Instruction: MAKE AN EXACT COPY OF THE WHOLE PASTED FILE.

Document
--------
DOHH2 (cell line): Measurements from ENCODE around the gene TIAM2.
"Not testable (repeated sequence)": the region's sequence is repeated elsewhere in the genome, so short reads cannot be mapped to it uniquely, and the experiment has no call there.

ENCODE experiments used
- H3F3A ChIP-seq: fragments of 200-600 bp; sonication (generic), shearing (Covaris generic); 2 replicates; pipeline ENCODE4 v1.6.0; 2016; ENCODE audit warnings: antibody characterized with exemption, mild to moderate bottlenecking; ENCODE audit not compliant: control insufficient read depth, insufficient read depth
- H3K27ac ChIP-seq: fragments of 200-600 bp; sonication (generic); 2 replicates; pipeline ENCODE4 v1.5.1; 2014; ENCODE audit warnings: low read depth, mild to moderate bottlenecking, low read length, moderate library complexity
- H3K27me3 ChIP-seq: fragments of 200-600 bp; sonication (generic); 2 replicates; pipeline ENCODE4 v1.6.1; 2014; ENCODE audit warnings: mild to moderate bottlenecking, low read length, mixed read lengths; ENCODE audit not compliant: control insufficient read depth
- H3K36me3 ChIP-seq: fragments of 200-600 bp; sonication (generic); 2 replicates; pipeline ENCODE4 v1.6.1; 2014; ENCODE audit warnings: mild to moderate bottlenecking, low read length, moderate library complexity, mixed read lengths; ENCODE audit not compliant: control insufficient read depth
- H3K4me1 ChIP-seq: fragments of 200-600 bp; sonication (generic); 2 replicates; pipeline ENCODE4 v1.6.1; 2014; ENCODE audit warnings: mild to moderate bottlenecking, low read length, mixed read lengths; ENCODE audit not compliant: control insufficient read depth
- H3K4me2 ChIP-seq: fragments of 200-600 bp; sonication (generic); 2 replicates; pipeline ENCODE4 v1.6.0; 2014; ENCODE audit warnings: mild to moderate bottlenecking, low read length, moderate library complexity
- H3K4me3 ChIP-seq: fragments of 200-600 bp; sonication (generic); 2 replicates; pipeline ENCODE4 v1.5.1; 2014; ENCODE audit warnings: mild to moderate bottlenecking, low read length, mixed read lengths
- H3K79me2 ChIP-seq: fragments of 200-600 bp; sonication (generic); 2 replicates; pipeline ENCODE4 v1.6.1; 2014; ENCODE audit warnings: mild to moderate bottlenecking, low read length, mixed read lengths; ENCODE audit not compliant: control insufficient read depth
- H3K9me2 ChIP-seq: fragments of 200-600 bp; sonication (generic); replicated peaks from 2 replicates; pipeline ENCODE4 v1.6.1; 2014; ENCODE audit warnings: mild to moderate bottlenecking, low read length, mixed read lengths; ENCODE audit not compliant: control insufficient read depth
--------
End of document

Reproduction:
DOHH2 (cell line): Measurements from ENCODE around the gene TIAM2.
"Not testable (repeated sequence)": the region's sequence is repeated elsewhere in the genome, so short reads cannot be mapped to it uniquely, and the experiment has no call there.

ENCODE experiments used
- H3F3A ChIP-seq: fragments of 200-600 bp; sonication (generic), shearing (Covaris generic); 2 replicates; pipeline ENCODE4 v1.6.0; 2016; ENCODE audit warnings: antibody characterized with exemption, mild to moderate bottlenecking; ENCODE audit not compliant: control insufficient read depth, insufficient read depth
- H3K27ac ChIP-seq: fragments of 200-600 bp; sonication (generic); 2 replicates; pipeline ENCODE4 v1.5.1; 2014; ENCODE audit warnings: low read depth, mild to moderate bottlenecking, low read length, moderate library complexity
- H3K27me3 ChIP-seq: fragments of 200-600 bp; sonication (generic); 2 replicates; pipeline ENCODE4 v1.6.1; 2014; ENCODE audit warnings: mild to moderate bottlenecking, low read length, mixed read lengths; ENCODE audit not compliant: control insufficient read depth
- H3K36me3 ChIP-seq: fragments of 200-600 bp; sonication (generic); 2 replicates; pipeline ENCODE4 v1.6.1; 2014; ENCODE audit warnings: mild to moderate bottlenecking, low read length, moderate library complexity, mixed read lengths; ENCODE audit not compliant: control insufficient read depth
- H3K4me1 ChIP-seq: fragments of 200-600 bp; sonication (generic); 2 replicates; pipeline ENCODE4 v1.6.1; 2014; ENCODE audit warnings: mild to moderate bottlenecking, low read length, mixed read lengths; ENCODE audit not compliant: control insufficient read depth
- H3K4me2 ChIP-seq: fragments of 200-600 bp; sonication (generic); 2 replicates; pipeline ENCODE4 v1.6.0; 2014; ENCODE audit warnings: mild to moderate bottlenecking, low read length, moderate library complexity
- H3K4me3 ChIP-seq: fragments of 200-600 bp; sonication (generic); 2 replicates; pipeline ENCODE4 v1.5.1; 2014; ENCODE audit warnings: mild to moderate bottlenecking, low read length, mixed read lengths
- H3K79me2 ChIP-seq: fragments of 200-600 bp; sonication (generic); 2 replicates; pipeline ENCODE4 v1.6.1; 2014; ENCODE audit warnings: mild to moderate bottlenecking, low read length, mixed read lengths; ENCODE audit not compliant: control insufficient read depth
- H3K9me2 ChIP-seq: fragments of 200-600 bp; sonication (generic); replicated peaks from 2 replicates; pipeline ENCODE4 v1.6.1; 2014; ENCODE audit warnings: mild to moderate bottlenecking, low read length, mixed read lengths; ENCODE audit not compliant: control insufficient read depth